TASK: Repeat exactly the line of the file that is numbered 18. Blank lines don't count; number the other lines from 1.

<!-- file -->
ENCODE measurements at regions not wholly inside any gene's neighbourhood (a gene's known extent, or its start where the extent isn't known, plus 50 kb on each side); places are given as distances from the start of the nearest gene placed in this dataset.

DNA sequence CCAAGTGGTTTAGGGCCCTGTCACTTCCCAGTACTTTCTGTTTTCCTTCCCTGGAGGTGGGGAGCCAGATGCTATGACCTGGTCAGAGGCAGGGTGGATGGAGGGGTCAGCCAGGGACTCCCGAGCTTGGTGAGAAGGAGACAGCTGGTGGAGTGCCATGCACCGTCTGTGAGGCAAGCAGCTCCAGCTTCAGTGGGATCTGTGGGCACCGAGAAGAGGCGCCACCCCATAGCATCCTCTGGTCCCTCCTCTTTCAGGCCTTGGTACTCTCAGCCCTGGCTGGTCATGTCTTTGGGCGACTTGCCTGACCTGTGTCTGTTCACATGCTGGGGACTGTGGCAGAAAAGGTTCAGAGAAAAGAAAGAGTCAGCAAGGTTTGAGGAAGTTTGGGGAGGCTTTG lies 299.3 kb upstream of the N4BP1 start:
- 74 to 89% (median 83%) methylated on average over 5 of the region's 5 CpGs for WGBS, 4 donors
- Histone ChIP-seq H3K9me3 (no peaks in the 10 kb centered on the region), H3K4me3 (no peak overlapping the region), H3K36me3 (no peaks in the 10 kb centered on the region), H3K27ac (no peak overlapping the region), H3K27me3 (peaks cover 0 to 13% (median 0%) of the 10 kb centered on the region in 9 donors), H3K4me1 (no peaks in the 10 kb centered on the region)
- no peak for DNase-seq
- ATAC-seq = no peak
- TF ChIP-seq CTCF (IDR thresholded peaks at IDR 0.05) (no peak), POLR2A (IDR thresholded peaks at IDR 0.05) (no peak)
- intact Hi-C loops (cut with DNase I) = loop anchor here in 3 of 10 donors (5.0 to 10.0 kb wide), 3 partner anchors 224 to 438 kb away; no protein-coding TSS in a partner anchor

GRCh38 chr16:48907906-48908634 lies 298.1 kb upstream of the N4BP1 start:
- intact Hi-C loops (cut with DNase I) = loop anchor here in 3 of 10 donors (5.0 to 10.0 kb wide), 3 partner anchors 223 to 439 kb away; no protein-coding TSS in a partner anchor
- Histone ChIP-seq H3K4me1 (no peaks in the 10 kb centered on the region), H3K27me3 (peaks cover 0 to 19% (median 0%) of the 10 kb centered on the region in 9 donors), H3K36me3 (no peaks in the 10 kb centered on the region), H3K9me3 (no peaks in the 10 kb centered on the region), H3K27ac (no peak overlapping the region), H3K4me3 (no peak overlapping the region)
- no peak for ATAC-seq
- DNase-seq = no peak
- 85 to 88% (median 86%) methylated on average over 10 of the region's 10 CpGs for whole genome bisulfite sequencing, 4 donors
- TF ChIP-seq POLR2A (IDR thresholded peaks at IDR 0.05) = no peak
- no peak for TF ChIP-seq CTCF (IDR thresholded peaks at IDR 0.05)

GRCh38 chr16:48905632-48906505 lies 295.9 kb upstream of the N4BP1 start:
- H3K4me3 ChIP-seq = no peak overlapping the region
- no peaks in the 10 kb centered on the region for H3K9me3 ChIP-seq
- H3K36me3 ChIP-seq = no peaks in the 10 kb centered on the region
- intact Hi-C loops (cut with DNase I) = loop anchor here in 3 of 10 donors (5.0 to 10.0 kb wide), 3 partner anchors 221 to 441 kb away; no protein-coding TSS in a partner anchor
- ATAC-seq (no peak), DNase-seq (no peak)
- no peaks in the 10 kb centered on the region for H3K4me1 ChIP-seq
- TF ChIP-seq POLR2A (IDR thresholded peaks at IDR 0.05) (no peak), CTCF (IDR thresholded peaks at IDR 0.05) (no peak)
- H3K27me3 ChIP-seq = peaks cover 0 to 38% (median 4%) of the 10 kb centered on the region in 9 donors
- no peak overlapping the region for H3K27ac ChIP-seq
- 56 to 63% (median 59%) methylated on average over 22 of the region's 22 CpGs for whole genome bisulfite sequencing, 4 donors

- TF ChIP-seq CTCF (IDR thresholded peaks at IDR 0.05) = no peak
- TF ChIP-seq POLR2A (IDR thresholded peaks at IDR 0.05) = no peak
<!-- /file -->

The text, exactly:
- H3K4me3 ChIP-seq = no peak overlapping the region